The genetic architecture of Down syndrome phenotypes revealed by high-resolution analysis of human segmental trisomies

Jan O. Korbel, Tal Tirosh-Wagner, Alexander Eckehart Urban, Xiao Ning Chen, Maya Kasowski, Li Dai, Fabian Grubert, Chandra Erdman, Michael C. Gao, Ken Lange, Eric M. Sobel, Gillian M. Barlow, Arthur S. Aylsworth, Nancy J. Carpenter, Robin Dawn Clark, Monika Y. Cohen, Eric Doran, Tzipora Falik-Zaccai, Susan O. Lewin, Ira T. LottBarbara C. McGillivray, John B. Moeschler, Mark J. Pettenati, Siegfried M. Pueschel, Kathleen W. Rao, Lisa G. Shaffer, Mordechai Shohat, Alexander J. Van Riper, Dorothy Warburton, Sherman Weissman, Mark B. Gerstein, Michael Snyder, Julie R. Korenberg

Research output: Contribution to journalArticlepeer-review

321 Scopus citations


Down syndrome (DS), or trisomy 21, is a common disorder associated with several complex clinical phenotypes. Although several hypotheses have been put forward, it is unclear as to whether particular gene loci on chromosome 21 (HSA21) are sufficient to cause DS and its associated features. Here we present a high-resolution genetic map of DS phenotypes based on an analysis of 30 subjects carrying rare segmental trisomies of various regions of HSA21. By using state-of-the-art genomics technologies we mapped segmental trisomies at exon-level resolution and identified discrete regions of 1.8-16.3 Mb likely to be involved in the development of 8 DS phenotypes, 4 of which are congenital malformations, including acute megakaryocytic leukemia, transient myeloproliferative disorder, Hirschsprung disease, duodenal stenosis, imperforate anus, severe mental retardation, DS-Alzheimer Disease, and DS-specific congenital heart disease (DSCHD). Our DS-phenotypic maps located DSCHD to a <2-Mb interval. Furthermore, the map enabled us to present evidence against the necessary involvement of other loci as well as specific hypotheses that have been put forward in relation to the etiology of DS - i.e., the presence of a single DS consensus region and the sufficiency of DSCR1 and DYRK1A, or APP, in causing several severe DS phenotypes. Our study demonstrates the value of combining advanced genomics with cohorts of rare patients for studying DS, a prototype for the role of copy-number variation in complex disease.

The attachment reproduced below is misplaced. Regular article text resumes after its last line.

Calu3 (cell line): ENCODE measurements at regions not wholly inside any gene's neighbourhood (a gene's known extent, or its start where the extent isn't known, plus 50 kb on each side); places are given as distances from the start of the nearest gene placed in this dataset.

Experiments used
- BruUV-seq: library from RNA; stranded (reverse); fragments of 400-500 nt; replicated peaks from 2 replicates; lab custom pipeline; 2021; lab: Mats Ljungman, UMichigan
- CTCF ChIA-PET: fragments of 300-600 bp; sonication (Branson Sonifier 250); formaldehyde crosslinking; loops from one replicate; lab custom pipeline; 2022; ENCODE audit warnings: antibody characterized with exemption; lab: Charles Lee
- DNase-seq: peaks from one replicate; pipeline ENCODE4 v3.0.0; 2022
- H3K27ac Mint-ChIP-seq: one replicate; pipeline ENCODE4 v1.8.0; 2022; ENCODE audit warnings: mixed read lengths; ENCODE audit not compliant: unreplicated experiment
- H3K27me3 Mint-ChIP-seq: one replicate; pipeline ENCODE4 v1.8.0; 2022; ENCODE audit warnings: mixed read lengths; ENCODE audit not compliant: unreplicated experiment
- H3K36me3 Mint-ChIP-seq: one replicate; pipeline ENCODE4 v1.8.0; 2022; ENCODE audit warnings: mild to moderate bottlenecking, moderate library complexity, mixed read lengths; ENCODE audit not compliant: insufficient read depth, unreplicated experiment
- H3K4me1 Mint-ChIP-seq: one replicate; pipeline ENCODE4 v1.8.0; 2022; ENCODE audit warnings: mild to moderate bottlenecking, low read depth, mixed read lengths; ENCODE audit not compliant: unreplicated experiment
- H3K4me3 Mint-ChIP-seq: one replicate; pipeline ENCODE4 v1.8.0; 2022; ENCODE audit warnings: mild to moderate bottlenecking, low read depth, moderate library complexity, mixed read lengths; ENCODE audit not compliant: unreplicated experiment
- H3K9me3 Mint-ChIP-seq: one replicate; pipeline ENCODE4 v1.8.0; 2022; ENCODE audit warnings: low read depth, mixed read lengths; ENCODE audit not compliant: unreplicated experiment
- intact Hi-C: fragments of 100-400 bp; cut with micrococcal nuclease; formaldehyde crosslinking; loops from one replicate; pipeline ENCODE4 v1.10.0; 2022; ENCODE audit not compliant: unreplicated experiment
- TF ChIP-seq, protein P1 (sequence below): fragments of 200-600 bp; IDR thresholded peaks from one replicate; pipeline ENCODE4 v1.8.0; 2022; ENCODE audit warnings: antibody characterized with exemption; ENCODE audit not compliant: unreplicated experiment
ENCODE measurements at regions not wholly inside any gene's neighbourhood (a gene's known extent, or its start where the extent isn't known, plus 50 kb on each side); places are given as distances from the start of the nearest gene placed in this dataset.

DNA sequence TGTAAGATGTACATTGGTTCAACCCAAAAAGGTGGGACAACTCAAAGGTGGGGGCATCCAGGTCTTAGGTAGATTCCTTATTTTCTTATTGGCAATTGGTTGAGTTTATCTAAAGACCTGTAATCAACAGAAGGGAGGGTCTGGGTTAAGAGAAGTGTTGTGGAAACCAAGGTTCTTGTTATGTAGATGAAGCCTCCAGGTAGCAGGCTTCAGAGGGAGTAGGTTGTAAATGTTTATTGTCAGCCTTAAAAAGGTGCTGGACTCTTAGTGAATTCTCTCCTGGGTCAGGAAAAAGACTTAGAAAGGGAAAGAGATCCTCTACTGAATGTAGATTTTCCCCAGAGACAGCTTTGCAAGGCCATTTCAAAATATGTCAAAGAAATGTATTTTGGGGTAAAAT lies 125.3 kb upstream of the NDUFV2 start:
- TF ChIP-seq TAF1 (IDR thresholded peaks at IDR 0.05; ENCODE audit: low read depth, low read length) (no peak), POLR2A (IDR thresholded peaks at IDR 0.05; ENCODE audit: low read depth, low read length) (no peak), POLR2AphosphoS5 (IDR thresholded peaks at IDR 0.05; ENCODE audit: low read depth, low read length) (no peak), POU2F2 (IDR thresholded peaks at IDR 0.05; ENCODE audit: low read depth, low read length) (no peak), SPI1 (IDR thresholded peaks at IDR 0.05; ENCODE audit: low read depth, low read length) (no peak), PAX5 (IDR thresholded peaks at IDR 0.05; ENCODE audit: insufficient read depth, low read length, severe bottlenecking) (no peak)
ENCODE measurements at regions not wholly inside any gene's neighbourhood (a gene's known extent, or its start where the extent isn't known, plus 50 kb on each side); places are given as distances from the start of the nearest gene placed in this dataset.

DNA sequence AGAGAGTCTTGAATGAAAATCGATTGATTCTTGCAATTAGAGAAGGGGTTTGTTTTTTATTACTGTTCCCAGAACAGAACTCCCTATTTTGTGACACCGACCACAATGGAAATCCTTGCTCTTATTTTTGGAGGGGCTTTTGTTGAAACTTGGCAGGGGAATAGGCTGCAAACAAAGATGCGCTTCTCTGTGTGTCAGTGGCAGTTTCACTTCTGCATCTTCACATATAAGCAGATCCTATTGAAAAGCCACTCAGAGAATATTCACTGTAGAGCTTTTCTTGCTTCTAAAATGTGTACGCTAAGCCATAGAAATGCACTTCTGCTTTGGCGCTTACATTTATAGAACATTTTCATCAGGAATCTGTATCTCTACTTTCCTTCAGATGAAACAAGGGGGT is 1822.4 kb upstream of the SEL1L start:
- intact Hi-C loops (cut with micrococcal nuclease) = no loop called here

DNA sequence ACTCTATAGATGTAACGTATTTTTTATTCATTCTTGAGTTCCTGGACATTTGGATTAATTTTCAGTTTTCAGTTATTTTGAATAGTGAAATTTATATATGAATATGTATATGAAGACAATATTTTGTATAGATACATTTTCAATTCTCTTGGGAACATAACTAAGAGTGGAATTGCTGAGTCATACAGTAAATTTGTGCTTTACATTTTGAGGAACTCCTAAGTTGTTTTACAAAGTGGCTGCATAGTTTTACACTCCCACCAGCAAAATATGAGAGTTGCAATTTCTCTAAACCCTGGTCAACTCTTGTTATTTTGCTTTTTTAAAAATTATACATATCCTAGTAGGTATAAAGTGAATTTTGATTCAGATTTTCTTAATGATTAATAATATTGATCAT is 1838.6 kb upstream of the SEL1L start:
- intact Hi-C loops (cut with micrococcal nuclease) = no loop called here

Original languageEnglish
Pages (from-to)12031-12036
Number of pages6
JournalProceedings of the National Academy of Sciences of the United States of America
Issue number29
StatePublished - 21 Jul 2009
Externally publishedYes


FundersFunder number
National Institute of General Medical SciencesT32GM007205


    • Congenital heart disease
    • Copy number variants
    • Genomic structural variation
    • Human genome
    • Leukemia


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